"I don't think there is any clear-cut answer to this," he said in a press conference following the vote on the Having approved the pastoral, bishops discharged at least some of the resolutions proposed on sexuality, including several that would have bound clergy by church law to adhere to traditional understandings of sexual behavior. These included resolutions to add canonical prohibitions against blessing same-sex unions or engaging in genital sexual relations outside of marriage. Bishops also discharged a resolution that would have removed "the obstacles to ordination for qualified candidates who are living in committed same-sex relationships." pastoral. "I think what we have tried to seek is an understanding of where we are on these positions."

In the House of Deputies, the pastoral and the bishops' call for further dialogue were mentioned in almost all other discussions of sexuality, though the deputies sent the bishops a strongly worded request that they not use the pastoral as an excuse to side-step other sexuality resolutions. While their authorization was not needed to release the pastoral, the deputies joined the bishops in urging the church to study it by approving the resolution setting up a 12-member committee on dialogue on human sexuality that will include both bishops and deputies (B-012/a).

Blessing same-sex unions an ongoing issue

The bishops did not agree to develop rites for blessing same-sex unions, one of the fundamental issues in the convention's sexuality debate. After two days of debate, they did hammer out a substitute resolution that endorses a study of the theological and pastoral considerations involved in developing "rites honoring love and commitment between persons of the same sex" (C-42/s). The resolution further states that "no rites... be developed unless and until such rites have been authorized by the General Convention." While all liturgies for trial use are subject to General Convention's ratification, Bishop Frank Vest of Southern Virginia pointed out that stating the restriction specifically would allay fears that "we are slipping ahead" of the church on the development of rites blessing same-sex commitments. On the final day of convention, deputies concurred with the bishops with little debate. Deputies and bishops also agreed that gay and lesbian couples need legal rights to domestic benefits, such as health and pension benefits, calling on city councils, state legislatures and the U.S. Congress to approve legislation granting that protection (D-006/a)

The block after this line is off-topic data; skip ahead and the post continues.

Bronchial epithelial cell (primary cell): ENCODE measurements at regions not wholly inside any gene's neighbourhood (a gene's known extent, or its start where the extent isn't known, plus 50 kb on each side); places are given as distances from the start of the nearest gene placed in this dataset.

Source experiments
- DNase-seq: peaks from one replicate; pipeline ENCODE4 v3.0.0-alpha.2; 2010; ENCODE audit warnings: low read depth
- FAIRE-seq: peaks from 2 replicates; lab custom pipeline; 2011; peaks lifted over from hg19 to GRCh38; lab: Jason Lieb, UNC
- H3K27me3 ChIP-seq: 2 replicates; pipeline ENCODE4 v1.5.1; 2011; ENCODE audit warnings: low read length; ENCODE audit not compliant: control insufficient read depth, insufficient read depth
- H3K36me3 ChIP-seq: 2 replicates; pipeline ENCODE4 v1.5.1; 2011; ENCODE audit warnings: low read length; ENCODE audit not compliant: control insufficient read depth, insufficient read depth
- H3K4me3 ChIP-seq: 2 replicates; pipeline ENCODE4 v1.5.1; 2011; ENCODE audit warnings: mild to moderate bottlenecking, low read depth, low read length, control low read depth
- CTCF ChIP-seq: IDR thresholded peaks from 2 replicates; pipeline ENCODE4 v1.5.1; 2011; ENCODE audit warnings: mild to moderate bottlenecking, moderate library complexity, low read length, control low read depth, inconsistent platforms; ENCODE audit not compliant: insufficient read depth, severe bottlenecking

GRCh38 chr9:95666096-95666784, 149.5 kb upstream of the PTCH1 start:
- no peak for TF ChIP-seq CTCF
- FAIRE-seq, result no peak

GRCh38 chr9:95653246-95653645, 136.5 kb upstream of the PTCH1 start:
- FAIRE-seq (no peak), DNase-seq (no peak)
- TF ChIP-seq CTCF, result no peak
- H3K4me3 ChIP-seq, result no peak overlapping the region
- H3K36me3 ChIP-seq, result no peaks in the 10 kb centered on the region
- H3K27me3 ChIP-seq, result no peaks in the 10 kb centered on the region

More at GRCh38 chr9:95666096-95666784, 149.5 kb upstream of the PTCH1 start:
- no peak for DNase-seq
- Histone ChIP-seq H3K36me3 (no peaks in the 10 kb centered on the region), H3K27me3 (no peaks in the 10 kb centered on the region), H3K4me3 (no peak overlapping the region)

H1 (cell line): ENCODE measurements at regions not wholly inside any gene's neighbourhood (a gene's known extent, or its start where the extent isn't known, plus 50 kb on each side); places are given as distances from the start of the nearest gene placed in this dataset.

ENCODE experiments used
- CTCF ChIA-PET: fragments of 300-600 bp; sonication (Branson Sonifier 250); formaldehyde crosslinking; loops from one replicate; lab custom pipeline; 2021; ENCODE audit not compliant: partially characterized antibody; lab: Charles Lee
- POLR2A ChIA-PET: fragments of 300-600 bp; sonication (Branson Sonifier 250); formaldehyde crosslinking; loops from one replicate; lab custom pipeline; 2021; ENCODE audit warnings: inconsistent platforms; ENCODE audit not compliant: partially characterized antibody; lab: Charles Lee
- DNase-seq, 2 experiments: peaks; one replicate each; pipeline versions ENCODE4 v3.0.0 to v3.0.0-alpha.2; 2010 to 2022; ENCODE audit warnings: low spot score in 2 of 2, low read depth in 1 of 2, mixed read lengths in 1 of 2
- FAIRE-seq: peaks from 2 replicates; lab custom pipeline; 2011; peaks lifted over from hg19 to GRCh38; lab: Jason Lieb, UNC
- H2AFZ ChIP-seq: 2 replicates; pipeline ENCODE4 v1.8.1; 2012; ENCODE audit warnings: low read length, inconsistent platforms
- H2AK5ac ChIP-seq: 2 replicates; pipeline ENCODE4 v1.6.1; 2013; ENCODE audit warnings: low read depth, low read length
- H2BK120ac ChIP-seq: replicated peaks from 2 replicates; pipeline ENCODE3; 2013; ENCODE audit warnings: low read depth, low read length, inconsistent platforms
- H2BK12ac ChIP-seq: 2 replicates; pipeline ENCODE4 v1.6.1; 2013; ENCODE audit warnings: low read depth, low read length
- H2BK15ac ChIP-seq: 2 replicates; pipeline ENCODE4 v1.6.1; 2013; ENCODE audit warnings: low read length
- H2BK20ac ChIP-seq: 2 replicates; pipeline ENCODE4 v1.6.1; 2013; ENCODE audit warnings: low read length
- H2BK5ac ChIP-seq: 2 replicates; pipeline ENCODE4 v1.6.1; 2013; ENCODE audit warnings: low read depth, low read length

In a close vote, deputies did stop short of directing the Church Pension Fund, the primary provider of health insurance to the Episcopal Church, to offer health coverage to unmarried domestic partners.

The Rev. David Jones of El Camino Real explained that his diocese submitted the resolution because it had asked the Pension Fund to include domestic partners but was told General Convention authorization was needed. And E. Kim Byham of Newark argued that consistency with their earlier directive to secular legislatures required taking the same approach within the church. "This house said we have decided intentionally to enter the dialogue on human sexuality," responded the Rev. Edward S. Little of San Joaquin (California), referring to the deputies' decision to commend the bishops' pastoral. "Yesterday we agreed to talk and today we are moving toward a legislative answer to the issues of human sexuality."

In a ballot by orders, the resolution failed by only a few votes in each order.

Non-discrimination upheld

Two resolutions stressed that the church should not discriminate because of sexual orientation in allowing access to ordination or to the general life of the church.